Keith's 10 Jul update: The NASA ISS National Lab website put a link up to a summary written about the workshop. Yet CASIS can't even be bothered to link to this summary.

Fledgling NASA Nonprofit Starts To Liftoff, NPR (Morning Edition)

"At a hearing later in March, Congressman Frank Wolf, R-Va., asked the head of NASA, Charles Bolden, what grade he would give CASIS on its progress so far. Bolden said it was too soon to tell. "I'd give them a D-plus overall," says Keith Cowing, who runs the website NASAwatch.com. He worked for the agency in the early days of the space station program, and has been a persistent critic of CASIS. "They're making incremental progress, but I just don't think they're going fast enough," he says. "I don't think that they've engaged the people who have decades of experience in doing research in space. And I'm a little frustrated that they haven't gotten that message."

- More Whining From CASIS: Its Not Our Fault, earlier post
- CASIS: It Takes More Than Golf to Utilize the ISS, earlier post
- CASIS & ISS National Lab: Still Ignoring Their Own Stuff, earlier post
- Wake The Kids: CASIS Has A New Logo, earlier post

Other CASIS posts

Keith's note: It has been a week since the CASIS-cosponsored ISS utilization conference in Denver. Nothing has been put online by CASIS in terms of presentations, videos, written summaries. Nothing. Alas, in this interview, CASIS representatives once again proclaim that "CASIS has to succeed" yet they seem to be going out of their way to help it fail by continuing to avoid explaining what it does outside of a very small constituency.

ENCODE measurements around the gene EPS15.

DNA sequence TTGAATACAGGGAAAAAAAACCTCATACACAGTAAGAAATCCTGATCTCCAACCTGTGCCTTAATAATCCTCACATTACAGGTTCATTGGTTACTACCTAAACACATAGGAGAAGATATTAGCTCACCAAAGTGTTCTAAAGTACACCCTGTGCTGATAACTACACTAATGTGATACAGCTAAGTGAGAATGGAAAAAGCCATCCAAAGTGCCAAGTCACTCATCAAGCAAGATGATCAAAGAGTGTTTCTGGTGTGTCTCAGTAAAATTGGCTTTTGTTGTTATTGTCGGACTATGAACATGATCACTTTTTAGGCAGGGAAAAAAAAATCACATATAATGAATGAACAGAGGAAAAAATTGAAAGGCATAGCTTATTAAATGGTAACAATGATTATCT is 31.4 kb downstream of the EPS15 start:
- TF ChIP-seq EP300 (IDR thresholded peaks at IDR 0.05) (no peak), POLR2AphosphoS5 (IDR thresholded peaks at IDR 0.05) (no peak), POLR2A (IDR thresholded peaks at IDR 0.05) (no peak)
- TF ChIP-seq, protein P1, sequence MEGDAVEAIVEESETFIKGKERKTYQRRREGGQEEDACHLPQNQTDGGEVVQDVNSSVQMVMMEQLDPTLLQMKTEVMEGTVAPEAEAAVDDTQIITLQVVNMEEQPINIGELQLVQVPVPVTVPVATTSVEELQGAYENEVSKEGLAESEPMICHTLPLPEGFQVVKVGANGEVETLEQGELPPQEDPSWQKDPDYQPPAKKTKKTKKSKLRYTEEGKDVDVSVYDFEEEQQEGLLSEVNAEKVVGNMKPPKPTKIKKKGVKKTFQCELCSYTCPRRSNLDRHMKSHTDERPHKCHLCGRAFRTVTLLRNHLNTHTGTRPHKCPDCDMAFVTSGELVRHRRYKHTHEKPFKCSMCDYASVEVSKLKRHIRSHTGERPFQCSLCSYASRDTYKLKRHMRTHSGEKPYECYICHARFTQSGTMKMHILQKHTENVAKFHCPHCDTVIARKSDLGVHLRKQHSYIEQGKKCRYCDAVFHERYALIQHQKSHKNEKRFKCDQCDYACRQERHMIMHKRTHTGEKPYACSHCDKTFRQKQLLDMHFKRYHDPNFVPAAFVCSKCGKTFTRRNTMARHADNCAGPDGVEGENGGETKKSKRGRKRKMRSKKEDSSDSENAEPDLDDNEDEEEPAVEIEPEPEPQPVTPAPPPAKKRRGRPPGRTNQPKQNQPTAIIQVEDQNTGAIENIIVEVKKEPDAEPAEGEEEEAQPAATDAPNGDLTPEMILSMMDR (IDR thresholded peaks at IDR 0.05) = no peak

Astronauts support expansion of space station crew size, Houston Chronicle

"Astronauts aboard the International Space Station said this week they would welcome NASA's proposals to expand the lab's crew size from six to seven. "It would certainly help," said Don Pettit, a flight engineer and one of three crew members working in the U.S. half of the station. NASA senior leaders have begun talking about expanding the lab's crew size to seven when vehicles built by private contractors, such as SpaceX, come online as expected later this decade."

Stunning Photos of Soyuz TMA-03M Returning to Earth

"Soyuz TMA-03M is seen as it lands with Expedition 31 Commander Oleg Kononenko, Flight Don Pettit, and Andre Kuipers in a remote area near the town of Zhezkazgan, Kazakhstan, on Sunday, July 1, 2012. Pettit, Kononenko and Kuipers returned from more than six months onboard the International Space Station where they served as members of the Expedition 30 and 31 crews. Photo Credit: (NASA/Bill Ingalls)"

Expedition 31 Lands

ISS Expedition 31 Crew Lands Safely, NASA (With landing video.)

"Three members of the Expedition 31 crew undocked from the International Space Station and returned safely to Earth Sunday, July 1, wrapping up a mission that lasted six-and-a-half months."

"Russian Commander Oleg Kononenko, NASA Flight Engineer Don Pettit and European Space Agency Flight Engineer Andre Kuipers landed their Soyuz TMA-03M spacecraft in Kazakhstan at 3:14 a.m. CDT (2:14 p.m. local time) after undocking from the space station's Rassvet module at 11:47 p.m. June 30. The trio, which arrived at the station Dec. 23, 2011, spent a total of 193 days in space, 191 of which were aboard the station."


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This page is an archive of entries in the ISS News category from July 2012.